Assumptions about the nature and purpose of the EL-AEONS became quickly overturned in our investigations as Lorna continued to capture more and more of them on camera. For instance she found the whole sky full of them at night on occasions. There are no stars visible in the next picture taken on a cloudy night:

The next example shows an extremely bright EL-AEON taken outside: this is NOT the fiull moon, there were no visible lights in the sky at the time!

A few other single favourites remarkable for their detail and patterning follow:

A face exhibiting three-dimensionality is clearly visible in the above example taken at dawn outside : again Lorna had made specifically a request for the EL-AEONS to be with her and be visible. She does not see them with her physical eyes.

Many people are now photographing EL-AEONS, while others are not. This seems to be down to the energy-field of the camera user and how it interacts with the environment and the camera itself. Hopefully the quote below sheds some light on the existence of human auric interactions with ‘hard’ technology equipment, equipment:

experimental outcomes…have revealed in nature the presence of a second

unique level of physical reality that is moduleatable by human intention.

We have been able to show that the human acupuncture meridian/chakra

system is functioning at this same higher EM gauge symmetry level…..

Thus sustained, directed human intention can create, in the human biofield,

the necessary ingredients to alter the physical properties of our material environment.

human consciousness is capable of coupling humans and instruments to

another unique level of physical reality, not normally detectable

by conventional instrumentation, and that this level of reality may have its

own set of life-forms, some of which may be able to image under the appropriate conditions.

William A. Tiller, PhD
Professor Emeritus, Stanford University

The above quotation is in fact highly relevant and important to anyone working with ‘non-local’ phenomena, ‘light-work’, and so on.

Some people who dismiss the phenomena quite definitely do not ‘get’ EL-AEONS, yet others who are dismissive of it and/or completely unaware can!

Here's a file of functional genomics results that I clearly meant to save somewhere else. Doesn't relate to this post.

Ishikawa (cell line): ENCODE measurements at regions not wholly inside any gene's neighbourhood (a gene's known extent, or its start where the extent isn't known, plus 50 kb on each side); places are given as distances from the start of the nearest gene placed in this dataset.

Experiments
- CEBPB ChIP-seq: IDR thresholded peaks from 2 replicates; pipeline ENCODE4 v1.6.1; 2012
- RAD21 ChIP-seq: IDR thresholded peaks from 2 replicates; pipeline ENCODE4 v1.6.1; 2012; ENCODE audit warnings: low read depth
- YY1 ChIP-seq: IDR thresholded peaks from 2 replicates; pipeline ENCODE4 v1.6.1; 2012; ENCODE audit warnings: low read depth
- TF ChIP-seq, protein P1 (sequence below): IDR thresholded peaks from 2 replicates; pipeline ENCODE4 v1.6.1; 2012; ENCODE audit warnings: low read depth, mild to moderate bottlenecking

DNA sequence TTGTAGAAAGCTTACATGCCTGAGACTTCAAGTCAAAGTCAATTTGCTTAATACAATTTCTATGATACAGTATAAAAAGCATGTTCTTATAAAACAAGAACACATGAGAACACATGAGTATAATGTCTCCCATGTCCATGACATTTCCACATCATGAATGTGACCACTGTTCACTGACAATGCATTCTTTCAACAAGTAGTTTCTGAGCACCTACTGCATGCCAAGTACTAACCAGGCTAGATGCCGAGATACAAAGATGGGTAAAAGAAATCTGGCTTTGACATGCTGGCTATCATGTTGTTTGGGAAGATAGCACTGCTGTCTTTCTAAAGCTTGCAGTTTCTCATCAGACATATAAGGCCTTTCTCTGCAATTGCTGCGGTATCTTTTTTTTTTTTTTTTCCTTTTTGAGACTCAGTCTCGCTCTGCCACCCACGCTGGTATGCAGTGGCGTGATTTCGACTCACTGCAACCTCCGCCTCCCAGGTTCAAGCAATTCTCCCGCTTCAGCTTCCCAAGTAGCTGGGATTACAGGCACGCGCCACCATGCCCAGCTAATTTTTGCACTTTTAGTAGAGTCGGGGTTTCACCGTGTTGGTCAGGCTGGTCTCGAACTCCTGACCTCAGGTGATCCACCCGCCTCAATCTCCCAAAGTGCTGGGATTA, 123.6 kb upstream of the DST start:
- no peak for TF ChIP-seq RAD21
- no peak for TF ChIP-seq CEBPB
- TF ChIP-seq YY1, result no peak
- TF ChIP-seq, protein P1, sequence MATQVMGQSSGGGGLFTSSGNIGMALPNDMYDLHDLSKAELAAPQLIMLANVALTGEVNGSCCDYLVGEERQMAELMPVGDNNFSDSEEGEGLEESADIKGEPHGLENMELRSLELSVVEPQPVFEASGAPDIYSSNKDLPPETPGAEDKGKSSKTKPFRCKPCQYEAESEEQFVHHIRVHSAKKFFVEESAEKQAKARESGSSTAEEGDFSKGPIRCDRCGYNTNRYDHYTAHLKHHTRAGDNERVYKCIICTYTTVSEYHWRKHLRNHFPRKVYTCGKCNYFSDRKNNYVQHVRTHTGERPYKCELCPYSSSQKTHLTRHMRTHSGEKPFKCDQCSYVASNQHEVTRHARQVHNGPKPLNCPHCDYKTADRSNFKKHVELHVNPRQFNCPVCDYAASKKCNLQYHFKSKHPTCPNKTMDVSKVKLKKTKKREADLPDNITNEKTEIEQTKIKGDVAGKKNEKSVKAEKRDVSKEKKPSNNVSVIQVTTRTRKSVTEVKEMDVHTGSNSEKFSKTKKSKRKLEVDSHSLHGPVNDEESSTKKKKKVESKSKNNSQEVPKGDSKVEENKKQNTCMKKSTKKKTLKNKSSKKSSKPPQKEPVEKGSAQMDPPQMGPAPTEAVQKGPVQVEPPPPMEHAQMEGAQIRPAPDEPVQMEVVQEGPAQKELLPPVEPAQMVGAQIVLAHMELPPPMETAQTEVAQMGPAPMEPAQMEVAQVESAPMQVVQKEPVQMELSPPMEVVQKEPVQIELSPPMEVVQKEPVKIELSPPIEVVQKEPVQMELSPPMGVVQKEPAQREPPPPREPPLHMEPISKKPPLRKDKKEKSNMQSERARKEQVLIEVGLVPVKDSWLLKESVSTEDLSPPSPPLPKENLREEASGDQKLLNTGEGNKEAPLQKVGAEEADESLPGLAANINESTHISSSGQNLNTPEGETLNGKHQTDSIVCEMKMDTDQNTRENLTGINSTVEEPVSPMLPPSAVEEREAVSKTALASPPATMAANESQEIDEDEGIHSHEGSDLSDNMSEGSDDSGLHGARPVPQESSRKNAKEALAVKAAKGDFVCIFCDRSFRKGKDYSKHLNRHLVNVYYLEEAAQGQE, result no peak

All explanations of them as being merely ‘dust’ are laughable and disproved easily by digital technology itself. The three photographs following were all taken within ONE MINUTE on a windless night of a full moon as anyone looking at the time coding on the shots could confirm:

In the first picture various types of EL-AEONS are visible as are strands of what we have come to call ‘plasma’ which seem to be related to EL-AEONS and their activities. Then the whole sky is full of EL-AEONS. Then they disappear completely. I’m afraid that, on a windless night, ‘dust’ does not and would not do as an explanation of these images!

Another pseudo-scientific explanation is that they are due to malfunctions of the complexities of digital photographic equipment. Unfortunately this does not hold water either as, as many people are now realising on taking a closer look at their old photographs on 35-mil ‘normal’ film, they have been around for a long time and are not a purely digital phenomenon. The examples below were given to us by a gentleman who had taken them in the 1980s after a bomb detonation in Northern Ireland, he being an army bomb-disposal expert at the time. EL-AEONS often can be detected in photographs of family gatherings etc. Where people are just joyful, but this photograph also reveals they are not only here to share n human joys, but perhaps to disperse of heal negative energies..?

As a final answer to what these phenomena are or represent we include this message given to Lorna in meditation on the subject earlier this year:

The EL-AEONS are Beings from the Sun and are teachers for us Earth teachers to people entering the Age of Aquarius.

Text (c) Dean Carter and Lorna Heath

Images (c) Lorna Heath except photograph of bomb-site EL-AEONS (c) Mark Edwards.